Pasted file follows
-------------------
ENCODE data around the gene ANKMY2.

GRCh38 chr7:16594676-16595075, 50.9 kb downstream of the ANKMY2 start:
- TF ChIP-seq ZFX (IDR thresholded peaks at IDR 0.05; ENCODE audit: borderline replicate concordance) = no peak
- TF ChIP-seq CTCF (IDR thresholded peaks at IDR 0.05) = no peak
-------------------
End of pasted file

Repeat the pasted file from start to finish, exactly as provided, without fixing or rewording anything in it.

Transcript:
ENCODE data around the gene ANKMY2.

GRCh38 chr7:16594676-16595075, 50.9 kb downstream of the ANKMY2 start:
- TF ChIP-seq ZFX (IDR thresholded peaks at IDR 0.05; ENCODE audit: borderline replicate concordance) = no peak
- TF ChIP-seq CTCF (IDR thresholded peaks at IDR 0.05) = no peak